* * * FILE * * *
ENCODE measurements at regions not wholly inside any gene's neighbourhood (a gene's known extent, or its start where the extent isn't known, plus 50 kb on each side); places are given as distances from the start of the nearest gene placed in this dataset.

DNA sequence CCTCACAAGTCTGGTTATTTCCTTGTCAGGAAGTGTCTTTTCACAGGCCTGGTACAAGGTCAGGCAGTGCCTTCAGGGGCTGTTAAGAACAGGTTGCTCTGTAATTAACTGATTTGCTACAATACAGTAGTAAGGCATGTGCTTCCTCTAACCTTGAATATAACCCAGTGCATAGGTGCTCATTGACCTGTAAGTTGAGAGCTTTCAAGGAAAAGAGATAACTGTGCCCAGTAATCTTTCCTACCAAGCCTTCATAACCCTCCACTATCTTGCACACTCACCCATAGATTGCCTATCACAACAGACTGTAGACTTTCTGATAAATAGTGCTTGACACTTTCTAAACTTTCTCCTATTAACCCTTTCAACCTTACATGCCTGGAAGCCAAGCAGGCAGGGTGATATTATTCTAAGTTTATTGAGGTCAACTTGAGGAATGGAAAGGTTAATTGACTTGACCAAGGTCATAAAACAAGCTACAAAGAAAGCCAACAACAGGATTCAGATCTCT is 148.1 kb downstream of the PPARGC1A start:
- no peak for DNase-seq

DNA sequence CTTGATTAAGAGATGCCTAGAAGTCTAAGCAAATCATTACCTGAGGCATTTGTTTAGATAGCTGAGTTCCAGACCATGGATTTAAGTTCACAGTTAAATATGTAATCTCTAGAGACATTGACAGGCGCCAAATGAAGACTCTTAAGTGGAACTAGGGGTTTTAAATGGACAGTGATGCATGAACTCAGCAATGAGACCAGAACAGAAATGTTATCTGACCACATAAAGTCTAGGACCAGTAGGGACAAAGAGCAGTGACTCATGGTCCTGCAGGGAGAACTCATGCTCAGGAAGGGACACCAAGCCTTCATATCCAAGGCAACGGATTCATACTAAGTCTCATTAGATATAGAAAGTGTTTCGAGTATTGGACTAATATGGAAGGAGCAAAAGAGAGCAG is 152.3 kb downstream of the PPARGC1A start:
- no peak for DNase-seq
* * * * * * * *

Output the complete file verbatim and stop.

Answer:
ENCODE measurements at regions not wholly inside any gene's neighbourhood (a gene's known extent, or its start where the extent isn't known, plus 50 kb on each side); places are given as distances from the start of the nearest gene placed in this dataset.

DNA sequence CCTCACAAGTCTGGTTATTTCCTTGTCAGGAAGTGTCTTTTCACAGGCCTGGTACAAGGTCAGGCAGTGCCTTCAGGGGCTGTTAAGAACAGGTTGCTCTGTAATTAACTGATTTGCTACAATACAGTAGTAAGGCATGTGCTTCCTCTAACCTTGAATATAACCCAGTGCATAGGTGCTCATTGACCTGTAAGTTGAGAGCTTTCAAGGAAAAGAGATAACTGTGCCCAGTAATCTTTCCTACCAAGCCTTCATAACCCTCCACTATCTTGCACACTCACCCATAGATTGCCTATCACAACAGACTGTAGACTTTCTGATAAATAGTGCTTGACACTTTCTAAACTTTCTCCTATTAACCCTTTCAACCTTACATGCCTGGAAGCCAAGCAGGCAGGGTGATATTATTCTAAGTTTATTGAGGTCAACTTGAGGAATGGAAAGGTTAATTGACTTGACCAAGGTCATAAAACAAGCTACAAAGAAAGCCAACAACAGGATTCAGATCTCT is 148.1 kb downstream of the PPARGC1A start:
- no peak for DNase-seq

DNA sequence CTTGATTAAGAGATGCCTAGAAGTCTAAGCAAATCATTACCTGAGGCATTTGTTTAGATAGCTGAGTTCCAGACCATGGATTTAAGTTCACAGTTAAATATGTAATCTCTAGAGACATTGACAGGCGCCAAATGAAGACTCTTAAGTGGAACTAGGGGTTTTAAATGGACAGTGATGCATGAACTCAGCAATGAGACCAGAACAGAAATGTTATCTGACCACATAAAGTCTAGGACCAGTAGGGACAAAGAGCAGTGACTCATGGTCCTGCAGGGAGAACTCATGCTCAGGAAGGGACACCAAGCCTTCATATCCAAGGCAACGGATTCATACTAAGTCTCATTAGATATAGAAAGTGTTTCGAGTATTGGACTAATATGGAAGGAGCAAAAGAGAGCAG is 152.3 kb downstream of the PPARGC1A start:
- no peak for DNase-seq